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#PJaeCritic STU 2


#PJaeCritic STU 2

April 6, 2015 at 6:27pm

 4/06/2015 Episode 2 of Surviving the Undead Review


Pre-review tidbits.

The blessed individuals from my first review eagerly awaited my next observation. There were some others privately expressing their fears with knees knocking together. Last time on a scale of 1-10, the anticipation was a 7. This time, I admit to counting down the minutes until I could find unlimited internet access. I really don’t know why because I still hate the idea of cannibals. Even if you add cream, sugar, or lemon juice, the chaos is not my cup of tea. After #PJaeCritic STU 1, my connections with the actors and behind the scenes crew increased on Facebook and twitter. However, most of the original contacts understand I give my honest opinion and will rip them to shreds when I see fit. Bwahahah. Be fwrightened. Be wery fwrightened. When the episode went live, I nagged my husband to allow me to use gas money outside of our budget. There was no way I should be trusted driving on two hours of sleep and exhausted from the all day potluck guests and hubby knew it. I never begged like it during pregnancy cravings. Evidently a zombie-hater nagging to step out of character amused him because he just laughed me off. Here I am, semi-comfortable at a library without popcorn. Now, if you are watching at home, no Spaghetti! This show falls under my BONES rule at the house for murder mysteries. No pasta while viewing this show. I admit, editing the first review was easy. Boulders are weighing on my shoulders as I currently scratch to and fro on my notes. Good thing about watching on Youtube is the ability to pause and rewind a half a dozen times. However, since the action reeled me in, I did not pause to snag a restroom break until after the short story climax. That’s actually a good thing in my books. In most of the sitcoms I have viewed from start to finish, the action or music hints about the impending break. I was annoyed that when I came back, there were only two minutes of the story left. I wanted more.


The episode was briefly on YouTube before taken down for purchase.


But if you have the ability to watch it live, I suggest you do so.

Day: Saturdays

Cable channel 16
Antenna channel 27

Dish network channel 27And Now what you all have been waiting for. My observations without spoilers. (I hope)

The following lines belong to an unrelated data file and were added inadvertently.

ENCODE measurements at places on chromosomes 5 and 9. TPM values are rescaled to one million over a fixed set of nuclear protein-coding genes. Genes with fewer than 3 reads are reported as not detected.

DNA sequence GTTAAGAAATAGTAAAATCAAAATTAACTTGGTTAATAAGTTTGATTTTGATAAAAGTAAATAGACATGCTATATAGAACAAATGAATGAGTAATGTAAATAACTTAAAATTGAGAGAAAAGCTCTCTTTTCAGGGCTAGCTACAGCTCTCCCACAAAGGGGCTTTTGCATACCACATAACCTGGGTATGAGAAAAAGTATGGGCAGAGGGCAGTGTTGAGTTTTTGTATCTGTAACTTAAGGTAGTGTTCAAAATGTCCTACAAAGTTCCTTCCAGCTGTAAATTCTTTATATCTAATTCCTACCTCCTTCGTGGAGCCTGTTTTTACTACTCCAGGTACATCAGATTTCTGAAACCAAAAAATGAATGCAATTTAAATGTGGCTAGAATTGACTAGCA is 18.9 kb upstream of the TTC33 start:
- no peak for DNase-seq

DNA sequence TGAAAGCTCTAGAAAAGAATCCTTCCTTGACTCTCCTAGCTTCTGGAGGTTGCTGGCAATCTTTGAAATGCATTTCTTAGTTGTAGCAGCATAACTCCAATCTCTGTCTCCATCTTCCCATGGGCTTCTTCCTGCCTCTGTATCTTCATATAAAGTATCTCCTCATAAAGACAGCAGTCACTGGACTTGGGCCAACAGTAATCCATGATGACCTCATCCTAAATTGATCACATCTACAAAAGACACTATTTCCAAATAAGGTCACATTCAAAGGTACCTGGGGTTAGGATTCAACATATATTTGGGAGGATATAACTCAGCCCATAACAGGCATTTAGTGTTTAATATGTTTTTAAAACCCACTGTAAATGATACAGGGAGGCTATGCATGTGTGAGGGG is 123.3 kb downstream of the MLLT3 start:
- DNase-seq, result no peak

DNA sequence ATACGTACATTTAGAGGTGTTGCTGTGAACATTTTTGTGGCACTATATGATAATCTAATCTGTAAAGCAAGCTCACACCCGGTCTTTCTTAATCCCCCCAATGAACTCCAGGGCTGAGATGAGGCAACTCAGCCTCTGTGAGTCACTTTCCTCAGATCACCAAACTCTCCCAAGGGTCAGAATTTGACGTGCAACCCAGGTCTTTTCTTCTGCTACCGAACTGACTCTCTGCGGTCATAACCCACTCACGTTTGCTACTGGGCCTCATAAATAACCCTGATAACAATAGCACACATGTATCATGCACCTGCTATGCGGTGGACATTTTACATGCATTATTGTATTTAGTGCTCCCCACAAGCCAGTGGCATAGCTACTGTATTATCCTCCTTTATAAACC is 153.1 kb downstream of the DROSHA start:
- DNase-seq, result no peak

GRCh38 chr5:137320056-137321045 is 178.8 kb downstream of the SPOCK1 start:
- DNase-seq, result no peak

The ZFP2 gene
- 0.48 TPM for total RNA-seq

The intriguing introduction partially confused me as I prodded my memory of where we left off. Although I am involved in seeing how the long story (series) turns out, the short story (episode) failed to hook me immediately.

Although there were a few unjustified camera bumps, they cannot be seen by the focused viewer. I am still a suckerfish for the unique camera angles morphing me into a fly. The viewers can easily follow the action in and around the trees, houses, fences, inside vehicles, and/or walking along the road. There was one particular scene in which the lighting during the transition pasted itself in my mind like a reoccurring memory. The excellent creepy transitions from room to room, major scene to minor scene complimented the music and sound effects. My full attention arrived later when the music started pumping my blood from my toes into my brain. The acceptable sound quality including the mood music remained professionally consistent throughout all the transitions from phone calls to wider scenes. I noticed one particular sound effect had me check my vitals to see if I was really fainting. I did like the distant gun shots. Even though I hate zombies, I think the show could have transitioned over to the bigger picture of the chaos in the city instead of focusing on one harvested victim.


We can visit more in depth about the actors tears, but I want to nit-pick about one character lacking the reddened tear stained face. In a rattled moment when I should have been feeling the supposed pain, my eyes searched the environment. If they weren’t feeling pain why should I? Sometimes, seeing is believing. The job on the neck was pretty cool, but I need to go back to the first episode to see if it was the correct side of the physical incident. The clothing fit the consequences for almost all of the show, except I couldn’t figure out the holes in a shirt on a character. Was it the darkness in the personality or the physical altercation? The level of gore impressed me, but I still hate zombies. Period… Wait? Are my eyes deceiving me with an inconsistency? Really? Am I purposely looking for flaws to make sure my review is honest? No way… No earring, earring and then back to nada? I must have replayed that tons of times before I continued on to look for the inconsistency elsewhere. The ring on the middle finger caught my eye? Do people really wear it that way? I watched the hand for a fatal flaw with consistency. Nope. Great job. In real life, tools in the back of a vehicle are dirtier, more used and less organized than tools lying around in a garage. Shouldn’t the actors have knocked down the candles in a panic? Was that the same window? They wouldn’t have had time to pick them up. Oh, how I loved the way the phone realistically caught in the long hair as it pulled away from the ear. The ganstas if that is what they were supposed to be lacked proper attire except one backwards hat. The clean and dirty vehicles gave a broader spectrum of the real world. Nicely done. The clean spots from interaction with vehicle caught my eye.